From the article: “I couldn’t imagine not being able to check Twitter when I’m at work on my work computer.” I think this speaks for itself.

    going after single-family homes is a tough sell.

    No kidding. Always gratified to see comments like this that express exactly what I’m thinking.

    getting rid of urban interstates can often be a good idea.

    Really? I grew up near a weird city that is kind of hard to navigate partly because it doesn’t have a user-friendly freeway system. When I first experienced other cities that did have good freeways, I thought it was great.

    A good rundown on electromagnetic interference and aircraft systems.

    Interesting that the worry is real. The teenager in front of me on the plane back after Christmas wouldn’t turn off his iPad until the flight attendant straight-up told him to.

  3. Samson J. says:

    They use it to grow alligators in southern France.

    For handbags.

    Awesome.

  4. trumwill says:

    I didn’t know we had crocodiles in the U.S.

    When I was young, I thought almost all of what we called alligators were actually crocodiles. I didn’t know that we actually had both.

  5. trumwill says:

    Really? I suppose I understand, too, in the sense that I remember what it was like to be a know-it-all college student. I also understand the employer’s perspective: that wasting time on “social media” is virtually 100% certainly a great drain on company productivity.

    Yes and know. Being able to get and be caught up on email, for instance, would allow me to work longer hours and without the distraction of wondering if I had any email waiting for me when I got home. When an employer would crack down on such things, I’d become a 9-to-5er. So in that sense it really helped me.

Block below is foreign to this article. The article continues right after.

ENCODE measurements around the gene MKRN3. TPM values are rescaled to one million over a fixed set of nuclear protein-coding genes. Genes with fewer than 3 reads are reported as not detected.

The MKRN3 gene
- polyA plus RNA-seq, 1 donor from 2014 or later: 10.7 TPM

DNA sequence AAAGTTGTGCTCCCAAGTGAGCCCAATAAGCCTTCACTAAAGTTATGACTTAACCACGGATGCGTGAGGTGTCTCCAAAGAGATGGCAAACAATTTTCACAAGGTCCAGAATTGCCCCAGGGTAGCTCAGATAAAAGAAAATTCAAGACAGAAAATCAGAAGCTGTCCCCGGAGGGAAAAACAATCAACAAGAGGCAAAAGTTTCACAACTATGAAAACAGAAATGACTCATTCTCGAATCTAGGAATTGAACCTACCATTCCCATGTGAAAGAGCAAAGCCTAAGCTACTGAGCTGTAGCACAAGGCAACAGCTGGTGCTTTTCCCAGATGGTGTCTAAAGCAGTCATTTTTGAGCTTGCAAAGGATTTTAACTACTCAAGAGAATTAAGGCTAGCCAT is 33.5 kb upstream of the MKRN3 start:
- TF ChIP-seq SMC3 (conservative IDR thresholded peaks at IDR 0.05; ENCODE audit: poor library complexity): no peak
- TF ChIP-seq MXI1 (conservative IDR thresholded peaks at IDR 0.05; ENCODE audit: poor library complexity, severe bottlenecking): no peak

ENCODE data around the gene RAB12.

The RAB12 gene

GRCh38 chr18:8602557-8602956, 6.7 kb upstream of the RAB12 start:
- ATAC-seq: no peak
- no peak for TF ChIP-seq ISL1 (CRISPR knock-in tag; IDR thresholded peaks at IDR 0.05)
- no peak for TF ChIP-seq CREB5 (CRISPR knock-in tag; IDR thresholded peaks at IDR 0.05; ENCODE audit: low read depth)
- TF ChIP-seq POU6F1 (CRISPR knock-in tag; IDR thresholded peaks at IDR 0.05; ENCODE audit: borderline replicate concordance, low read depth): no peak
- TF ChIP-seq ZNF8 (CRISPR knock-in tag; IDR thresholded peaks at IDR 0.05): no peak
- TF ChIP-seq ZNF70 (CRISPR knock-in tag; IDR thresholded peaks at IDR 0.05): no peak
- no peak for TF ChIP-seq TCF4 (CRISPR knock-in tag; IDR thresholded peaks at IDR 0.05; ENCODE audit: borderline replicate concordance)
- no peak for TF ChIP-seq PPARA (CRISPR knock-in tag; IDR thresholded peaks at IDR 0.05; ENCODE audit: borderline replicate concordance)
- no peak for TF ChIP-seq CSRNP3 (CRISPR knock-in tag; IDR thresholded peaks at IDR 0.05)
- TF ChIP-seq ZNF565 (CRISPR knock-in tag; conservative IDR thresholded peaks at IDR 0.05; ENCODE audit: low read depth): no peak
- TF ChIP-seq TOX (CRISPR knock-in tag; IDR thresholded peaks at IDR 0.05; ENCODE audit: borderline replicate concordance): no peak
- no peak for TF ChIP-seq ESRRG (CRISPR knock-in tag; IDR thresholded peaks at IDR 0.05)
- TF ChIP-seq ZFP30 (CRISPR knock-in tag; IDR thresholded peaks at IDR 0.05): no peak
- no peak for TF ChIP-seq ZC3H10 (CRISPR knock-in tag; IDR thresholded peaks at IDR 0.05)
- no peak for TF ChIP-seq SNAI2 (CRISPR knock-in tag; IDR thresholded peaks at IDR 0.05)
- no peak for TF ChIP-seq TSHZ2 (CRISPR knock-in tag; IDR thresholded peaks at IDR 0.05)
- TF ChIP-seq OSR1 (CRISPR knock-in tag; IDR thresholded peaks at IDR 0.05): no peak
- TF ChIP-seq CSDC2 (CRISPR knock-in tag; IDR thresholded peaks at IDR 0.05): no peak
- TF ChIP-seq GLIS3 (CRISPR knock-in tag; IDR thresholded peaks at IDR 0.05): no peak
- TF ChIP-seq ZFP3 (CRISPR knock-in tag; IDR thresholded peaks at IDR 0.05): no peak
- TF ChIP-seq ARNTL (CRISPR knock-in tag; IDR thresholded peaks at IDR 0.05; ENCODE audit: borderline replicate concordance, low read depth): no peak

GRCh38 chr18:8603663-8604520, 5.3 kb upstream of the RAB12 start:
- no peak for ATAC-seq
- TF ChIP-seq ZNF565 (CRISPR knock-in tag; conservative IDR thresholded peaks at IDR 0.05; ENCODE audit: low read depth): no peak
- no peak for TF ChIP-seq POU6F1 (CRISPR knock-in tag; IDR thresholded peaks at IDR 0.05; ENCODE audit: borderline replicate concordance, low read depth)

And in the IT world, you actually do have to worry about people with options choosing not to work for you. In this way, and in others, I want to be treated like an adult by my employer. That is not conducive with heavy internet filters or even a lack of computer admin rights.

    All of that being said, I would actually ask them to block Twitter, to remove the temptation. That’s a huge timesuck. I can check email and Facebook and even blogs without getting similarly distracted.

  6. trumwill says:

    Really? I grew up near a weird city that is kind of hard to navigate partly because it doesn’t have a user-friendly freeway system. When I first experienced other cities that did have good freeways, I thought it was great.

    If you get rid of interstates, you need to do a good job with interior roads. The problem is that the people who want to do away with interstates are wanting to get people out of their cars altogether. They’re likely to oppose SLC’s interior road system, for example.